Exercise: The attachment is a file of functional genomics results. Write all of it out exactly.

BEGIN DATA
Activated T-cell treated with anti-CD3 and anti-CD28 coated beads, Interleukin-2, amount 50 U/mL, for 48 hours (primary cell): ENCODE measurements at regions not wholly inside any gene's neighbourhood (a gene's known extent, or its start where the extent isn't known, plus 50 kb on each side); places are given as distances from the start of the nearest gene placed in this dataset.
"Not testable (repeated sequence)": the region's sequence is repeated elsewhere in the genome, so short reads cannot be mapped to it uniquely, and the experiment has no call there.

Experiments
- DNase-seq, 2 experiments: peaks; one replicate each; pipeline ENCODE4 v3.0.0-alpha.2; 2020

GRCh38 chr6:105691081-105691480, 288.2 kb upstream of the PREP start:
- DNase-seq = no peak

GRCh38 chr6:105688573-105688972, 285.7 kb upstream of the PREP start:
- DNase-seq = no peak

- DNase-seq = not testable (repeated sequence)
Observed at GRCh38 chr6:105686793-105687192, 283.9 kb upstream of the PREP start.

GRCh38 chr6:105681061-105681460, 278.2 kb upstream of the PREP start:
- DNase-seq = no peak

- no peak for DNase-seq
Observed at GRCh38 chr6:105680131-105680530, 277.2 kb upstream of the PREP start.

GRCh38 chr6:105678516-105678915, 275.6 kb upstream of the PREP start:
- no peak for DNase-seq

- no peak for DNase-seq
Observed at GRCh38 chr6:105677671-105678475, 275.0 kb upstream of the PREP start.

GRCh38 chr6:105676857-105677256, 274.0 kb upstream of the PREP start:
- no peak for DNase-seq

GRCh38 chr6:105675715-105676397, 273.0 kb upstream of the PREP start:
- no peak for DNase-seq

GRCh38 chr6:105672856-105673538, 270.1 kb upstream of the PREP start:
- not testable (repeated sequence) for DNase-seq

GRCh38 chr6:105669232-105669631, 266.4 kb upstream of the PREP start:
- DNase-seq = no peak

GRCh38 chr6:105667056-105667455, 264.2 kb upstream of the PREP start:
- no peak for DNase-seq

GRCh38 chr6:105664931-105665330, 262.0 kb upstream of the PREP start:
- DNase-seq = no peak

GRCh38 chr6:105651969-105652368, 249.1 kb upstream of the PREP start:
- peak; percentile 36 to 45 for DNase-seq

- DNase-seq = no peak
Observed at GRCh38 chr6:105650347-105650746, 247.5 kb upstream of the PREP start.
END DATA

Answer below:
Activated T-cell treated with anti-CD3 and anti-CD28 coated beads, Interleukin-2, amount 50 U/mL, for 48 hours (primary cell): ENCODE measurements at regions not wholly inside any gene's neighbourhood (a gene's known extent, or its start where the extent isn't known, plus 50 kb on each side); places are given as distances from the start of the nearest gene placed in this dataset.
"Not testable (repeated sequence)": the region's sequence is repeated elsewhere in the genome, so short reads cannot be mapped to it uniquely, and the experiment has no call there.

Experiments
- DNase-seq, 2 experiments: peaks; one replicate each; pipeline ENCODE4 v3.0.0-alpha.2; 2020

GRCh38 chr6:105691081-105691480, 288.2 kb upstream of the PREP start:
- DNase-seq = no peak

GRCh38 chr6:105688573-105688972, 285.7 kb upstream of the PREP start:
- DNase-seq = no peak

- DNase-seq = not testable (repeated sequence)
Observed at GRCh38 chr6:105686793-105687192, 283.9 kb upstream of the PREP start.

GRCh38 chr6:105681061-105681460, 278.2 kb upstream of the PREP start:
- DNase-seq = no peak

- no peak for DNase-seq
Observed at GRCh38 chr6:105680131-105680530, 277.2 kb upstream of the PREP start.

GRCh38 chr6:105678516-105678915, 275.6 kb upstream of the PREP start:
- no peak for DNase-seq

- no peak for DNase-seq
Observed at GRCh38 chr6:105677671-105678475, 275.0 kb upstream of the PREP start.

GRCh38 chr6:105676857-105677256, 274.0 kb upstream of the PREP start:
- no peak for DNase-seq

GRCh38 chr6:105675715-105676397, 273.0 kb upstream of the PREP start:
- no peak for DNase-seq

GRCh38 chr6:105672856-105673538, 270.1 kb upstream of the PREP start:
- not testable (repeated sequence) for DNase-seq

GRCh38 chr6:105669232-105669631, 266.4 kb upstream of the PREP start:
- DNase-seq = no peak

GRCh38 chr6:105667056-105667455, 264.2 kb upstream of the PREP start:
- no peak for DNase-seq

GRCh38 chr6:105664931-105665330, 262.0 kb upstream of the PREP start:
- DNase-seq = no peak

GRCh38 chr6:105651969-105652368, 249.1 kb upstream of the PREP start:
- peak; percentile 36 to 45 for DNase-seq

- DNase-seq = no peak
Observed at GRCh38 chr6:105650347-105650746, 247.5 kb upstream of the PREP start.